What does Revelation say about lukewarm?

I love that Divine Liturgy (Orthodox) is not mandatory as is mass (Catholic) or optional as are services (Protestants).
Please listen to a podcast on Ancient Faith Radio called The Illumined Heart about Mystery and Sacrament (by Dr. Eve Tibbs).   The gist is that Divine Liturgy mystically feeds us, we need it for spiritual good health.  Praying at home alone or, as you do, read the paper, are no substitutes.  If you can't deal with the social issues, at least attend Divine Liturgy and run out of the doors afterwards.

Finally, instead of withdrawing, why don't you confront those who are doing all these bad things?  Oftentimes,
they don't even realize it.  They may even appreciate it.  I've said to gossipers (and I have been guilty myself)
"I don't think this is appropriate."  The conversation stopped and we moved on. 

Don't be a spiritual girlie man.  If you see problems, work for change.  The road to salvation is a bumpy one. I love the Sunday papers, football, and Meet the Press.  But, am I really going to say to Peter at the Pearly Gates that I couldn't go to church because of them (especially in an age of videorecording)?  Is some backbiting and gossiping any real suffering compared with what the saints went through? 

Submitted with love and concern.
 
born Catholic, became a Protestant, now and hereafter an Orthodox Christian

Offline Νεκτάριος

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Re: 5 Year 'Lifespan' of a Convert?
« Reply #155 on: December 22, 2007, 03:00:43 AM »
If you can't deal with the social issues, at least attend Divine Liturgy and run out of the doors afterwards.

What for?  It would simply be a charade to receive communion in such a state. 

Quote
Don't be a spiritual girlie man.  If you see problems, work for change.  The road to salvation is a bumpy one. I love the Sunday papers, football, and Meet the Press.  But, am I really going to say to Peter at the Pearly Gates that I couldn't go to church because of them (especially in an age of videorecording)?  Is some backbiting and gossiping any real suffering compared with what the saints went through?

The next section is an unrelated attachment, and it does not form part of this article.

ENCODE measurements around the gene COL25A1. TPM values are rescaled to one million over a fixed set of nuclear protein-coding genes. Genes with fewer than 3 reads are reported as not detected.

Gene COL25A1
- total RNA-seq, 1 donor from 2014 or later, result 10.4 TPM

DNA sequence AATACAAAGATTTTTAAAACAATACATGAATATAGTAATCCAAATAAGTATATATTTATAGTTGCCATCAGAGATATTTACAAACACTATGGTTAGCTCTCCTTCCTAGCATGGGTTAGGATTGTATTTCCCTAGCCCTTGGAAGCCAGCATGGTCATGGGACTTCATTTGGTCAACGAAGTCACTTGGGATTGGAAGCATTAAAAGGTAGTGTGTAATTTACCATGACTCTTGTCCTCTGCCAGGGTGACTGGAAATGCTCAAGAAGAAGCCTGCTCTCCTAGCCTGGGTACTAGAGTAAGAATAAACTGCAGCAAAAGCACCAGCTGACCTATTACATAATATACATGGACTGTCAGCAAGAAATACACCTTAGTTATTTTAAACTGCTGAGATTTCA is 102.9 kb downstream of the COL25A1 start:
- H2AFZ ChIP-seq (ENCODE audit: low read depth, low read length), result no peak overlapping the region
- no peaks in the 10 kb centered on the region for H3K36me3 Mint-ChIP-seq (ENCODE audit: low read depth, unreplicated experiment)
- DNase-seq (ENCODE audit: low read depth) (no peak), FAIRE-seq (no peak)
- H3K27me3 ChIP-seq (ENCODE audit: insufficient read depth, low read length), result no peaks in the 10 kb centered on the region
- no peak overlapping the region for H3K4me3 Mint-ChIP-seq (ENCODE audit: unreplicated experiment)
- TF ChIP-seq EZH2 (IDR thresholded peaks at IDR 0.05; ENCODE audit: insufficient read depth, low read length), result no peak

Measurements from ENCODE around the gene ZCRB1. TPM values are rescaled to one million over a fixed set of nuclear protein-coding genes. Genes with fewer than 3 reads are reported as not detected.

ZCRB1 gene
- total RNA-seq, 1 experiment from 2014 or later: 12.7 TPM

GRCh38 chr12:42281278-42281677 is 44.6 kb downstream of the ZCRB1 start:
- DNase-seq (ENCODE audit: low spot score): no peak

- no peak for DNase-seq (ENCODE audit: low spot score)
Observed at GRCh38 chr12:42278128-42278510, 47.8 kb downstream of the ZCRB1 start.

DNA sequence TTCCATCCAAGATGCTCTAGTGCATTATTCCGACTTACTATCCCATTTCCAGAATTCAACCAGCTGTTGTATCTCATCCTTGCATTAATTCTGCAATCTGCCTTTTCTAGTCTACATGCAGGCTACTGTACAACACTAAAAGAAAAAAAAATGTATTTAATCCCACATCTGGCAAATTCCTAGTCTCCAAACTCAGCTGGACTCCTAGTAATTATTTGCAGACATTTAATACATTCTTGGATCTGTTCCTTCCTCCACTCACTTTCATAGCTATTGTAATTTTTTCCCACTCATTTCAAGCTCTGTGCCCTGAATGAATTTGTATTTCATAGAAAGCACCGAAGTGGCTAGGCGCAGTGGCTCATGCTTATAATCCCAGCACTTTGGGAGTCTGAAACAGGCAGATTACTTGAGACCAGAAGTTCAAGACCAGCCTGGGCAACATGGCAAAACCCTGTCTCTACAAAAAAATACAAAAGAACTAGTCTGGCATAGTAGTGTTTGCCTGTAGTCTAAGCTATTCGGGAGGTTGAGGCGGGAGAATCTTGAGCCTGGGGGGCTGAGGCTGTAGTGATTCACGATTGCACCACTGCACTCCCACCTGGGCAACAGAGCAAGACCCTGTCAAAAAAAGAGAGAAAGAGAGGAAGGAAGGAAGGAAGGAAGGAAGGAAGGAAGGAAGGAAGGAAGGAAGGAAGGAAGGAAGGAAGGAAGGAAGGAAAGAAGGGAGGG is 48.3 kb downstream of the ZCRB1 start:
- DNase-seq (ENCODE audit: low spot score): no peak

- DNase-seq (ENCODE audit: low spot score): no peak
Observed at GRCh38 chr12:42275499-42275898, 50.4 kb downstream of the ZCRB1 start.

People in such a situation don't stay home because they prefer the Sunday paper.  For me at least, it becomes a question of ethics.  What is normative and acceptable ethically in many Orthodox communities is always surprising to me.  Of the truly Christ-like people that I know and interact with on a daily basis, none of whom are Orthodox.  So after awhile there is a certain lack of authenticity to the whole spiel.   

Offline Elisha

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Re: 5 Year 'Lifespan' of a Convert?
« Reply #156 on: December 22, 2007, 03:31:11 AM »
What for?  It would simply be a charade to receive communion in such a state. 
   

Don't be quite so sure.  There are a few in my parish who are rather pious, but not social types and thus don't stick around much to have lunch/coffee afterwards.  I wouldn't dare say what they are doing is a charade.  For many others though, I would have to agree.

Offline trifecta

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Re: 5 Year 'Lifespan' of a Convert?
« Reply #157 on: December 22, 2007, 03:45:22 AM »
People in such a situation don't stay home because they prefer the Sunday paper.  For me at least, it becomes a question of ethics.  What is normative and acceptable ethically in many Orthodox communities is always surprising to me.
Read my entry, or even the part you quoted above, again.  I didn't say that they prefer the Sunday paper. What you seem to be saying is you are ethically superior to others in your church and therefore, can't associate with them.  Imagine if Jesus had this attitude.  The church is a place for sinners.

Secondly, I repeat, if you see a problem in your church, work to fix it.  Withdrawing doesn't help anyone.

What aserb seems to be asking is is it okay to continue as I am now--staying at home and reading the paper.  What I am saying is I have seen this happen to people of other faiths more than once.  They withdraw and never go back.

Quote
  Of the truly Christ-like people that I know and interact with on a daily basis, none of whom are Orthodox.  So after awhile there is a certain lack of authenticity to the whole spiel.   

I am sorry to hear this.  In my short experience in Orthodoxy, I have seen much authenticity in Orthodox, much more than in my life as an evangelical.


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Offline John of the North

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Re: 5 Year 'Lifespan' of a Convert?
« Reply #158 on: December 22, 2007, 04:28:40 AM »
Don't be a spiritual girlie man.

I don't think that comment is appropriate. aserb's spiritual state is a matter that is not in the realm of public concern, but rather that of a spiritual father. Notwithstanding the fact that you are a catechumen, I don't think anywhere here is qualified to pass judgment on where another stands in the Faith.
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Offline texasgypsy

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Re: 5 Year 'Lifespan' of a Convert?
« Reply #159 on: December 22, 2007, 05:24:12 AM »